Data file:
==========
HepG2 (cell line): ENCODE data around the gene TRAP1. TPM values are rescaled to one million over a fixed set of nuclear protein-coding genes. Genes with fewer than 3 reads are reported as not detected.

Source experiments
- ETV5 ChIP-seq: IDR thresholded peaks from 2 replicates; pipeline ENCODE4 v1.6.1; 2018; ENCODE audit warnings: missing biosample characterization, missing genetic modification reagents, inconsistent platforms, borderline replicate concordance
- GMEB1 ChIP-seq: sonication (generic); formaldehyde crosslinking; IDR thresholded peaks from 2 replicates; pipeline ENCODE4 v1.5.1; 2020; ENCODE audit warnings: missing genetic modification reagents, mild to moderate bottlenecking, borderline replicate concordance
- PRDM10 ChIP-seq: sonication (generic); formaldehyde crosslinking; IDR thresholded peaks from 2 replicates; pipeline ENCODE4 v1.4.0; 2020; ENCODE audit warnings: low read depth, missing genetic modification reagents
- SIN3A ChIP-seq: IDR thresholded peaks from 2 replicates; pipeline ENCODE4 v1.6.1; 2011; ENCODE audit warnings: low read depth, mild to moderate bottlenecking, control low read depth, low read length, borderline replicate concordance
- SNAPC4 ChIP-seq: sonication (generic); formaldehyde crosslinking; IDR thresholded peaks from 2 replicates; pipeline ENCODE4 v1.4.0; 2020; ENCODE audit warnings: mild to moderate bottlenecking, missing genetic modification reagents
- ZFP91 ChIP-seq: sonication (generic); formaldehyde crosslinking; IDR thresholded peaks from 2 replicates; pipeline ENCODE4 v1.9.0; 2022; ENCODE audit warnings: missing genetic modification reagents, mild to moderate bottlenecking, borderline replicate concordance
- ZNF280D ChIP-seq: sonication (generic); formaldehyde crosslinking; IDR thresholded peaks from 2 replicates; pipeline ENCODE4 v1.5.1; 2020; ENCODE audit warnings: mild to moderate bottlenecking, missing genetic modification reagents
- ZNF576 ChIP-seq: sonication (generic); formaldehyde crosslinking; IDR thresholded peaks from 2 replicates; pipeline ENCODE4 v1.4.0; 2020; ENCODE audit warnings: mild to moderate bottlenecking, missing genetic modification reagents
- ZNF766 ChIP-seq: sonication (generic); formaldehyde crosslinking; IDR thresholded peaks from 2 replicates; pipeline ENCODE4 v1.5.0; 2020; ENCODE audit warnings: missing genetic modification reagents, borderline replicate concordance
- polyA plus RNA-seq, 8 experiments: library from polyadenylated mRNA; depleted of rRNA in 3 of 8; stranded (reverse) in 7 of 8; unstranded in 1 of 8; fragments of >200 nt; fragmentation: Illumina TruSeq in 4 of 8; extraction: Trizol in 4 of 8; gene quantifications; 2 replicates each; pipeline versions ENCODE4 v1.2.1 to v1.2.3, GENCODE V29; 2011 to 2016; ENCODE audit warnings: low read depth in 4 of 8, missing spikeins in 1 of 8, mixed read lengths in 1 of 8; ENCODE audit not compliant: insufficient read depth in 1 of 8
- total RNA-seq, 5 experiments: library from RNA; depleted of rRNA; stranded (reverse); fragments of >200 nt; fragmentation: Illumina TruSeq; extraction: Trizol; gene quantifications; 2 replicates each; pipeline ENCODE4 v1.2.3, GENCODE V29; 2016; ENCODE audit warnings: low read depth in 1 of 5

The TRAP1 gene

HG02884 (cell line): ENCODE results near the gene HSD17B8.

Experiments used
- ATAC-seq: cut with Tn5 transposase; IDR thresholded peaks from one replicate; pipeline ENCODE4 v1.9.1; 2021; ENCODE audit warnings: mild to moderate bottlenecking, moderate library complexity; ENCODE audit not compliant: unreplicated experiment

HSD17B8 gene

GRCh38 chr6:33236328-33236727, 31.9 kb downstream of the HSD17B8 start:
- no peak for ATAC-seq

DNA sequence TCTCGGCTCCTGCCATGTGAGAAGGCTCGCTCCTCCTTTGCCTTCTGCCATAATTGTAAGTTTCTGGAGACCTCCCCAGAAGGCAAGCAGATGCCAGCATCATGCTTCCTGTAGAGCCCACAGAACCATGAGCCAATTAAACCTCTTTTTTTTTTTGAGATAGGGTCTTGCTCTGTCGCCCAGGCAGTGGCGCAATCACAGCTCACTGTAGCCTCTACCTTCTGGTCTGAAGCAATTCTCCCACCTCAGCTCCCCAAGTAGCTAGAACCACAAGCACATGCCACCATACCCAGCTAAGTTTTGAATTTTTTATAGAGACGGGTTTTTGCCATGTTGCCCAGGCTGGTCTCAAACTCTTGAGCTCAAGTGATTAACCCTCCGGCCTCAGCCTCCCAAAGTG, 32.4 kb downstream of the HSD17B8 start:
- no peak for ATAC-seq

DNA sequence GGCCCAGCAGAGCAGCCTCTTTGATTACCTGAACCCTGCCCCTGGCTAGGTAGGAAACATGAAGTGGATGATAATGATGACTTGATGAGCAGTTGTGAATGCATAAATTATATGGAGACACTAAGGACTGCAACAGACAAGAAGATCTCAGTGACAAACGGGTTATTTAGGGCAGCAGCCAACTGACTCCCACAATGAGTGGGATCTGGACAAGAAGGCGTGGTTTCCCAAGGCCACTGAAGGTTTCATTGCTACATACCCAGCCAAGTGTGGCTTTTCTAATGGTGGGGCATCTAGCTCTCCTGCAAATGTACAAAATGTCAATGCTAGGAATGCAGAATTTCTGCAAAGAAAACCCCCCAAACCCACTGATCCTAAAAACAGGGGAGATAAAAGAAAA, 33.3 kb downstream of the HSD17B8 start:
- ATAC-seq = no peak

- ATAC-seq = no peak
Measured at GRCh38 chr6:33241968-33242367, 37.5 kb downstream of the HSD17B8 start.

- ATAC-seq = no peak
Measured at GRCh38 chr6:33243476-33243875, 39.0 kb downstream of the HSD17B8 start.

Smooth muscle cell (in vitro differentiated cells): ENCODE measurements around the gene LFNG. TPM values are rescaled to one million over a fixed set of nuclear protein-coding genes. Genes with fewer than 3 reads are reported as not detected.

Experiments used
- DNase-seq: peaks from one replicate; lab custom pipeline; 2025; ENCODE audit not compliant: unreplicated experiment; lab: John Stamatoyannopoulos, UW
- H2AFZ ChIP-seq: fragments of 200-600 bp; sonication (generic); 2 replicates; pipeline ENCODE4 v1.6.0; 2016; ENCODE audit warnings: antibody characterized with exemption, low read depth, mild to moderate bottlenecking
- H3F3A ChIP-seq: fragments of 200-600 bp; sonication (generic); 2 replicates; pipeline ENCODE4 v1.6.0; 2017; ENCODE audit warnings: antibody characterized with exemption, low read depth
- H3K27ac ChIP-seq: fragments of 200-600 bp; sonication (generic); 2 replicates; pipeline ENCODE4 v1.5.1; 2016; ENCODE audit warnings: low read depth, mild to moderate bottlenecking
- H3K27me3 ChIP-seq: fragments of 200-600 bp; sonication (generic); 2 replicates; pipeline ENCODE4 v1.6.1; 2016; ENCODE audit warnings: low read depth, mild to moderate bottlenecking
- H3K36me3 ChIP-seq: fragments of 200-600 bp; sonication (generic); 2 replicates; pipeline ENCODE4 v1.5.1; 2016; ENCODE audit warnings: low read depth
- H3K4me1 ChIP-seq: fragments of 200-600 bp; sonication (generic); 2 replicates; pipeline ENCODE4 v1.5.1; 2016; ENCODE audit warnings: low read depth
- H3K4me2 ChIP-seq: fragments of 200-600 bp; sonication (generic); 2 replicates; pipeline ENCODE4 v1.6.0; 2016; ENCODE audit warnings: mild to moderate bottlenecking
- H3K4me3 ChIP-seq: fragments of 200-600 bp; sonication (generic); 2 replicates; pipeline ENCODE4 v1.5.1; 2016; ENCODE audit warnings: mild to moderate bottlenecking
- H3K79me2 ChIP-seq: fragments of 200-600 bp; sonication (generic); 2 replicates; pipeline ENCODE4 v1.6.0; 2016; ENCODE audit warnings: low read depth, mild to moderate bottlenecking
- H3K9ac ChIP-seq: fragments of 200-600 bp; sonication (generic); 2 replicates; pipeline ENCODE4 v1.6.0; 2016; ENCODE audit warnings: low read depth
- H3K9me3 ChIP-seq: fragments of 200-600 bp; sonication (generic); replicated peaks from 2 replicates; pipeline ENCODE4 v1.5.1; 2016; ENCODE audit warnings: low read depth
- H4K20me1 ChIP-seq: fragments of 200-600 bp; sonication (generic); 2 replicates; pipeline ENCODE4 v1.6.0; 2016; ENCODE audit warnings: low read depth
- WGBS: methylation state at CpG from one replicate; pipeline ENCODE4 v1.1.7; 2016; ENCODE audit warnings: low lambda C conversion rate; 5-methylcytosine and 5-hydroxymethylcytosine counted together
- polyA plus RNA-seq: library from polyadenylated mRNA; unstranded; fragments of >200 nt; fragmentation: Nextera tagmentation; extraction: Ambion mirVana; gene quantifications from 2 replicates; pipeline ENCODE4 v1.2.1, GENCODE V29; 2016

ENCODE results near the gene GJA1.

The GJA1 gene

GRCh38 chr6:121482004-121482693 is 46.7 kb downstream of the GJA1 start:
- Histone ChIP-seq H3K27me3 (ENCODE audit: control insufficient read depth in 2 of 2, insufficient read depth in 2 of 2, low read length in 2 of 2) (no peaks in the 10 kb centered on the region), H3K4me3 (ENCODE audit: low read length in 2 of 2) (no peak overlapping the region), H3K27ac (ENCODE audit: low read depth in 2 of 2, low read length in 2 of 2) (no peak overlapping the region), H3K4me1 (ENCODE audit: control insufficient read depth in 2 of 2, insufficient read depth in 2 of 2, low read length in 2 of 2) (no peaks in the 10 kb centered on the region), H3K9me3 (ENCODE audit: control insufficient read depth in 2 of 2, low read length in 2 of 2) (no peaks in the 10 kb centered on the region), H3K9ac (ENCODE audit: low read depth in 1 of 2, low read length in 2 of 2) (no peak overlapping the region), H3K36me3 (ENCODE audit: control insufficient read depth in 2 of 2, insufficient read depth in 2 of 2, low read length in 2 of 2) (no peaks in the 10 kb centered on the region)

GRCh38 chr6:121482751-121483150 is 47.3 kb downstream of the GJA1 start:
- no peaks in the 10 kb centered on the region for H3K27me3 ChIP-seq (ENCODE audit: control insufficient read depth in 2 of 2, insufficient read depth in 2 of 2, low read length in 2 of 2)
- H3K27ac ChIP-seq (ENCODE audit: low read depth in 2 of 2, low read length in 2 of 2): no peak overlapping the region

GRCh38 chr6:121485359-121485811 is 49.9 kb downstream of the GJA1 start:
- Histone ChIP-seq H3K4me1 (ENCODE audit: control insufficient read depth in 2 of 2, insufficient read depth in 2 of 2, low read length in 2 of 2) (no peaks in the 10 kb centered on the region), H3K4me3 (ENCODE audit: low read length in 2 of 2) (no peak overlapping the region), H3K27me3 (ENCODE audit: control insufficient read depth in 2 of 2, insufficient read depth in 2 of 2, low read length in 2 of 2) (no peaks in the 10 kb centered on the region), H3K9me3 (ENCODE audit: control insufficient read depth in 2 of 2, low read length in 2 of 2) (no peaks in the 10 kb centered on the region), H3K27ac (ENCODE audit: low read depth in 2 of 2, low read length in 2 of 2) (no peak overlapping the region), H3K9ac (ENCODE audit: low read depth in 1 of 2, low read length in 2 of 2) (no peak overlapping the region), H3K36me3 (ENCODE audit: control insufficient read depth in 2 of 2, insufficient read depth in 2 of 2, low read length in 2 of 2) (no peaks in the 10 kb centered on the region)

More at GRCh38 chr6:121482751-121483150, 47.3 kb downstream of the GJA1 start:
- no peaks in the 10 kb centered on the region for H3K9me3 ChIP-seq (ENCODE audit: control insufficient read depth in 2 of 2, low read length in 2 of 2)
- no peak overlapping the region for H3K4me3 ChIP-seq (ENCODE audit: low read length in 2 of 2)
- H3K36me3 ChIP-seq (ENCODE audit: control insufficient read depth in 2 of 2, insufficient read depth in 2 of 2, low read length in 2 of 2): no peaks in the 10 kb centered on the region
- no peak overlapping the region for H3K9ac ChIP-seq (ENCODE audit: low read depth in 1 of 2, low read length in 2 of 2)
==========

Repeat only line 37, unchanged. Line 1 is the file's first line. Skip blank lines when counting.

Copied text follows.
- H3K4me1 ChIP-seq: fragments of 200-600 bp; sonication (generic); 2 replicates; pipeline ENCODE4 v1.5.1; 2016; ENCODE audit warnings: low read depth